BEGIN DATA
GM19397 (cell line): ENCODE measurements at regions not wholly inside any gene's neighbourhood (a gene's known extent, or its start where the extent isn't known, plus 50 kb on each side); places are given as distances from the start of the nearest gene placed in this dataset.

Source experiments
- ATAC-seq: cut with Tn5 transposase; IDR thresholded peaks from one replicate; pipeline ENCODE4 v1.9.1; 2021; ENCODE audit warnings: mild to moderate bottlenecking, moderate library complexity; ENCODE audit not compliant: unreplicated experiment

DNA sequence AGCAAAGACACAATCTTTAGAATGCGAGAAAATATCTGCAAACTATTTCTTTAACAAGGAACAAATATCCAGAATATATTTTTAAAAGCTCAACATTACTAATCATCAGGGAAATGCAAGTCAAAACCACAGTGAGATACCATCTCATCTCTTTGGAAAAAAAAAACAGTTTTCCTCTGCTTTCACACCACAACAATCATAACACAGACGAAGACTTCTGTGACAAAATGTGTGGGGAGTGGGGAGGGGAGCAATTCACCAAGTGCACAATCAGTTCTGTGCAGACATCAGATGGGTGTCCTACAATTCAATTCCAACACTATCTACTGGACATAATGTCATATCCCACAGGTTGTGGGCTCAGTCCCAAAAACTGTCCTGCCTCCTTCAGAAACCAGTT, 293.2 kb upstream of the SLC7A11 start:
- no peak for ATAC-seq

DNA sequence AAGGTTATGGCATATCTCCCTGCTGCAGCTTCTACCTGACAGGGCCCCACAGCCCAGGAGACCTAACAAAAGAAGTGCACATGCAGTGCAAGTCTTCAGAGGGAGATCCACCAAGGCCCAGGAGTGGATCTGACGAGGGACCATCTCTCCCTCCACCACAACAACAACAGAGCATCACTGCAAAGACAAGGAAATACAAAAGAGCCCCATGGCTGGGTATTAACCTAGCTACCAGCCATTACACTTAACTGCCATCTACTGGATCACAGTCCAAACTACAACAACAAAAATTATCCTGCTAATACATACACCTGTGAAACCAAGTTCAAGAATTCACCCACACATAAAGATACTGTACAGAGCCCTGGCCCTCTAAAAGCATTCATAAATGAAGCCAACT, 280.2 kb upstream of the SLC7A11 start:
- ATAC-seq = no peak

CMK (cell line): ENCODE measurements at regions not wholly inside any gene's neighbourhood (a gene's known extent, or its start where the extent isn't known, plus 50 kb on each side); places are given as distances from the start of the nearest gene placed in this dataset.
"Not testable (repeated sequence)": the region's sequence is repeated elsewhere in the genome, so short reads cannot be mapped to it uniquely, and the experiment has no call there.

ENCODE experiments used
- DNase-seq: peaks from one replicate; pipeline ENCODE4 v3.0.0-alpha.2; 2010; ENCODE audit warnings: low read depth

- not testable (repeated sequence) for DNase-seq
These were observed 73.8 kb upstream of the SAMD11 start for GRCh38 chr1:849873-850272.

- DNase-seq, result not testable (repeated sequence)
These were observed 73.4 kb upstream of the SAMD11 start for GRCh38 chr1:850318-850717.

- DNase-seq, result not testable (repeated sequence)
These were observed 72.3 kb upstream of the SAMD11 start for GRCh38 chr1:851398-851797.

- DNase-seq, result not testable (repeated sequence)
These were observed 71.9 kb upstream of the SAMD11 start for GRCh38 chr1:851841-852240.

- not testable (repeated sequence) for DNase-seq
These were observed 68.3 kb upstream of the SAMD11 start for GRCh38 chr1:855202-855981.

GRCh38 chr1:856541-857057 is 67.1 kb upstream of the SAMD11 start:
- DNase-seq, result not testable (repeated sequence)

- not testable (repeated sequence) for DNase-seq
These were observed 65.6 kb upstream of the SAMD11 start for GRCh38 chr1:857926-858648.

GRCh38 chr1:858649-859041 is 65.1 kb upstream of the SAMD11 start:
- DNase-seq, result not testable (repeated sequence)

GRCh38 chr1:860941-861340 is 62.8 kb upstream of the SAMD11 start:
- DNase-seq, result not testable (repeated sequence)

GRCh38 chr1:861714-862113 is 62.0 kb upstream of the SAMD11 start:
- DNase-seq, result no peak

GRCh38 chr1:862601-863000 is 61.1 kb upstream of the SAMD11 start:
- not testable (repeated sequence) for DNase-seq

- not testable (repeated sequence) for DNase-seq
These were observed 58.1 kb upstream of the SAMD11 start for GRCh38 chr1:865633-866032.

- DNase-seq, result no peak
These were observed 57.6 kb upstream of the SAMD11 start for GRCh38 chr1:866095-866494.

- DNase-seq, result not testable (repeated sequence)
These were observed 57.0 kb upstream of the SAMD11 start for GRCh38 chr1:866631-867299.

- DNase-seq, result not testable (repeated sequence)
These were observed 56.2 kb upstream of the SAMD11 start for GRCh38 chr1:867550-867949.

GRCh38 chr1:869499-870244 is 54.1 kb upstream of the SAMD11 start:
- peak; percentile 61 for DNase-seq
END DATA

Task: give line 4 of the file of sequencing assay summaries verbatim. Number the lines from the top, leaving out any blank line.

DNA sequence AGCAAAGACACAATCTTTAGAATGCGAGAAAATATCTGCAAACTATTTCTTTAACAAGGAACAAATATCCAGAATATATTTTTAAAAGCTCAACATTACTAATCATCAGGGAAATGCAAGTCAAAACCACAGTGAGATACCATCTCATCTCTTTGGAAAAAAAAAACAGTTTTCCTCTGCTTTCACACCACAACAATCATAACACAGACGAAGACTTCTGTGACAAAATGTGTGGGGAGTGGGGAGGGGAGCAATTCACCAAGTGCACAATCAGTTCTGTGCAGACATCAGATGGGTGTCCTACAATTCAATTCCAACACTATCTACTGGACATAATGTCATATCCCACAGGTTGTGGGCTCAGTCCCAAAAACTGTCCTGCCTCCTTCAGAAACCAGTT, 293.2 kb upstream of the SLC7A11 start: